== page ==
Architectural Transactions: Locating Architecture in the Early Philosophical Transactions of the Royal Society of London (1665–1700)
First and second supervisors
My research investigates the production and dissemination of architectural knowledge through the Philosophical Transactions (PT), the journal of the Royal Society of London. This ‘first’ scientific periodical (Boas Hall 1965) is studied in its initial 35 years of publication (1665-1700) to demonstrate its importance for a history of early modern architecture in the context of English Baroque culture. The research defines the architectural accounts and materials in the PT as ‘transactional fields’ (Ackerman 1979). It argues that these mechanical and building practices (e.g. natural histories of trades, husbandry, and discussions into optics) and investigations into architectural history and theory (e.g. archaeologies, travel accounts and Vitruvian studies) constitute collective and interdisciplinary forms of architecture. Such modes of early modern scientific research therefore inform current historical understandings of architectural knowledge.
The research aims at showing the PT as an original textual site for modern architectural thinking, representing a distinct field of research within histories of architectural writing and design (i.e. the architectural book, pamphlet or manifesto). Moreover, architectural knowledge is studied as an instrument and outcome of early modern scientific investigation, defined by the new 17thc organisational features of the PT. This will bring to light new ways in which architecture was codified within English ‘Revolutionary’ scientific paradigms and epistemologies as well as its elusively dynamic Baroque setting. The research will seek to move beyond existing scholarship on significant historical architectural personae, such as Hooke, Evelyn, or Wren (e.g. Downes 1966; Bennett 1982; Soo 1998; Picon 2003; Shiqiao 2006; Gerbino 2009). This will define original interdisciplinary architectural narrative ‘transactions’, identifiable in the PT’s articles and drawings by natural philosophers and architects. Specific forms of natural investigation such as scientific drawings, mechanical inventions, archaeological reports and travel accounts will therefore also constitute an original interpretative and conceptual historical framework for the institutional validation of architecture in early modern England.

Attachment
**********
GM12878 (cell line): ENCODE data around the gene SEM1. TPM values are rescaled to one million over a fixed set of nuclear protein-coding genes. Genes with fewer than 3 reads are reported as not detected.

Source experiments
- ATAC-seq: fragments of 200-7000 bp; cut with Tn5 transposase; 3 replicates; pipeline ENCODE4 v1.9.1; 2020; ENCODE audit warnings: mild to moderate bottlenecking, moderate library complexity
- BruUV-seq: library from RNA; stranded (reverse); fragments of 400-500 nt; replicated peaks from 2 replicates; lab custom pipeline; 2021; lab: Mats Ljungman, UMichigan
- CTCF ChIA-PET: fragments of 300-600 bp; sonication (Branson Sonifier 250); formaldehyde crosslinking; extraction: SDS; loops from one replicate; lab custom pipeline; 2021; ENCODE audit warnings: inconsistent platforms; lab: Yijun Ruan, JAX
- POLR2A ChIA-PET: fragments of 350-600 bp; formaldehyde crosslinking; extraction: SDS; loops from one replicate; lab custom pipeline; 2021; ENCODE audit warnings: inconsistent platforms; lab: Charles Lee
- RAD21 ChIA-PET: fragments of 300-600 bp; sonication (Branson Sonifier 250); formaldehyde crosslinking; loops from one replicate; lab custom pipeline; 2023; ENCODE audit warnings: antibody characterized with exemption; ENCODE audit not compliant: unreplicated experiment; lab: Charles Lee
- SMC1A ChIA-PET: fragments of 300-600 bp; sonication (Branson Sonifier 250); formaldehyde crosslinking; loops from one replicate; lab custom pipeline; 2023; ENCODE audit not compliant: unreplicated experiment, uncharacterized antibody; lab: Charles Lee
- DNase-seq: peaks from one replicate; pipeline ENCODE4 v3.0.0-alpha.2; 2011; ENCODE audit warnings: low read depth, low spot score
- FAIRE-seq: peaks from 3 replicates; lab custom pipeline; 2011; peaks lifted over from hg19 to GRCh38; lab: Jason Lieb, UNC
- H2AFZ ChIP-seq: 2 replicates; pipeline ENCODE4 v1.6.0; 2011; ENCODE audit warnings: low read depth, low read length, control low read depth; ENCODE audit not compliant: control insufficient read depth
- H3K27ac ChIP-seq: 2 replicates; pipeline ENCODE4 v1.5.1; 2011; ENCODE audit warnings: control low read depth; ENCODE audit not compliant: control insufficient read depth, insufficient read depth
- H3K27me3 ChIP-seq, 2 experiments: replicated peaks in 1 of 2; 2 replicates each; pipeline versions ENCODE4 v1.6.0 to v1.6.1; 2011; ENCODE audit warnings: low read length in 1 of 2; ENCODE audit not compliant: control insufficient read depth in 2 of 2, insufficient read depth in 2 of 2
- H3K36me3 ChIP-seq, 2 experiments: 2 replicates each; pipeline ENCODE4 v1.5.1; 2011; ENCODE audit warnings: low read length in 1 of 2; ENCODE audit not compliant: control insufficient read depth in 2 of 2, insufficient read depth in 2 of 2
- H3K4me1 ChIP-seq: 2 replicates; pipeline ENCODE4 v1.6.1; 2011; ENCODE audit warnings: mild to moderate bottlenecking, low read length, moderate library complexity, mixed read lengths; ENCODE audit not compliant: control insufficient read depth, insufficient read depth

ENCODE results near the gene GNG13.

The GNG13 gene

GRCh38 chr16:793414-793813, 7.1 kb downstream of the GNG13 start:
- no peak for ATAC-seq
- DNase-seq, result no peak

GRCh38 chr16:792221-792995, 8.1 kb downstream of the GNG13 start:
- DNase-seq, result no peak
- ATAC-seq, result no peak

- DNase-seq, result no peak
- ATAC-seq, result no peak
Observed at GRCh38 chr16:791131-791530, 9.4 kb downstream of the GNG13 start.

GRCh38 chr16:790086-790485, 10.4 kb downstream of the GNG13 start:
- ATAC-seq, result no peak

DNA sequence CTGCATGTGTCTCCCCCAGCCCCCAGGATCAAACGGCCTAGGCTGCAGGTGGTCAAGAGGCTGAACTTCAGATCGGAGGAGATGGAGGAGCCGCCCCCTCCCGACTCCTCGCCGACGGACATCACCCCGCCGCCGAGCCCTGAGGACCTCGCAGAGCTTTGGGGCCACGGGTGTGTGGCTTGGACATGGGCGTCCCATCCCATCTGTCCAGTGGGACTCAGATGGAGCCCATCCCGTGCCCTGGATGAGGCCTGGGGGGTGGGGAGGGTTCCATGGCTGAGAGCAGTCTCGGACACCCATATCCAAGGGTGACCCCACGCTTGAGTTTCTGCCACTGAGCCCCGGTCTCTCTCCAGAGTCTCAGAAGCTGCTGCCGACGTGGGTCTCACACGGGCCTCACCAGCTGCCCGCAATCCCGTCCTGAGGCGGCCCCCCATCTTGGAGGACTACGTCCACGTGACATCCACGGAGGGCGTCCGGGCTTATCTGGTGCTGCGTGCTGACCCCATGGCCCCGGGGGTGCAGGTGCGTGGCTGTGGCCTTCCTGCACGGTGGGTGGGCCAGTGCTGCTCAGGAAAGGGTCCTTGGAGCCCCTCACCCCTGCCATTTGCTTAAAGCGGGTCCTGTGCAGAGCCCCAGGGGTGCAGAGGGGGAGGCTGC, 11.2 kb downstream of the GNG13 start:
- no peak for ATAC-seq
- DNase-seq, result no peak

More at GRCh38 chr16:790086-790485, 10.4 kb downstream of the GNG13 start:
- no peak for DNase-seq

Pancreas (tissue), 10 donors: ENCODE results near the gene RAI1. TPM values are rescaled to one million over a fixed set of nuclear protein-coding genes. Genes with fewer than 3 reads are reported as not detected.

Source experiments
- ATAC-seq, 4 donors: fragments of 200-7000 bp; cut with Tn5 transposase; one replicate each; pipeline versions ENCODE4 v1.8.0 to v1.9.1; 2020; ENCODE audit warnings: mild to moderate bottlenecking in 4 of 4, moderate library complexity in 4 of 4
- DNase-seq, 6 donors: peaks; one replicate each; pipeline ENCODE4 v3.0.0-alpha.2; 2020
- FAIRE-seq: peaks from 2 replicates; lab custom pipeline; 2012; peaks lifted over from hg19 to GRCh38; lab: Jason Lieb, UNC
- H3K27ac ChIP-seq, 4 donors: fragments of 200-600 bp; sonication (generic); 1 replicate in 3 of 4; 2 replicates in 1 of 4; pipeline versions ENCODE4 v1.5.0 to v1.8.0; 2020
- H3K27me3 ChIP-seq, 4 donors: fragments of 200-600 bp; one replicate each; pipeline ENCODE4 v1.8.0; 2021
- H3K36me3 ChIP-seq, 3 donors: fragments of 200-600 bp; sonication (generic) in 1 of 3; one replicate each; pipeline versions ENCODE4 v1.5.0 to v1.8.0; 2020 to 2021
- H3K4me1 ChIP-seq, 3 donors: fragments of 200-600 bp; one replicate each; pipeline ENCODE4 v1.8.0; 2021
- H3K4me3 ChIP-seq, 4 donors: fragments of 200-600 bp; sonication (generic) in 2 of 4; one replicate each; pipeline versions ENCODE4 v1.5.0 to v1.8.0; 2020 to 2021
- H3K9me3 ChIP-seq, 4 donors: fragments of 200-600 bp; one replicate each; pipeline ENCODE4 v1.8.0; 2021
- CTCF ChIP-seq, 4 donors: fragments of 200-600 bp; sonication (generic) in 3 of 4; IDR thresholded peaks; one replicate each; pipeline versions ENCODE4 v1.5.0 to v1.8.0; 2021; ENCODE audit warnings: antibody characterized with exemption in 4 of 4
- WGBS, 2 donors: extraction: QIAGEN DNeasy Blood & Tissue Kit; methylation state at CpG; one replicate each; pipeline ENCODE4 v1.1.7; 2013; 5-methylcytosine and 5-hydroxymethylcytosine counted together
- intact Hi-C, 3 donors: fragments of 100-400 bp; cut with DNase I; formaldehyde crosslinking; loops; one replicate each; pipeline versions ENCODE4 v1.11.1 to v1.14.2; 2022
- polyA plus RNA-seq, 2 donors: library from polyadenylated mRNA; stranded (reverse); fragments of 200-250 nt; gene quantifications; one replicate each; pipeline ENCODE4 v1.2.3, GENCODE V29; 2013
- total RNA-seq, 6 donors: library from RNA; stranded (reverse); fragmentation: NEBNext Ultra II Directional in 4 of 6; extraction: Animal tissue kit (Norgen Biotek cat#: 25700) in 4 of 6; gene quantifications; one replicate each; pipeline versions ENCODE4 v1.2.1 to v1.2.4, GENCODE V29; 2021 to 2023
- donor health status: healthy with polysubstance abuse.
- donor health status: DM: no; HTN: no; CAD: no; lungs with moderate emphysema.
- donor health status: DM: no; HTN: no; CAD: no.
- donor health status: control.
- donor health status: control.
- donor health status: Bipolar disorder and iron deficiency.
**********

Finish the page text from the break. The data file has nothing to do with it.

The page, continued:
Gregorio Astengo is an Italian architect and historian. He holds a BA and MA from Turin’s Polytechnic. After graduating in 2012 he worked for an architectural practice in Turin and was teaching assistant in the Polytechnic’s design and architectural history programmes. In early 2014 he completed a Postgraduate Certificate in Advanced Architectural Research at The Bartlett, after which he joined the Bartlett PhD programme. Gregorio is currently producing research on the environment and dissemination of architectural knowledge through early modern scientific practices. Gregorio is editor for LOBBY Magazine and writes in architectural periodicals both in Italy and in the UK.
Since 2015, Gregorio’s research is fully funded by the London Arts and Humanities Partnership.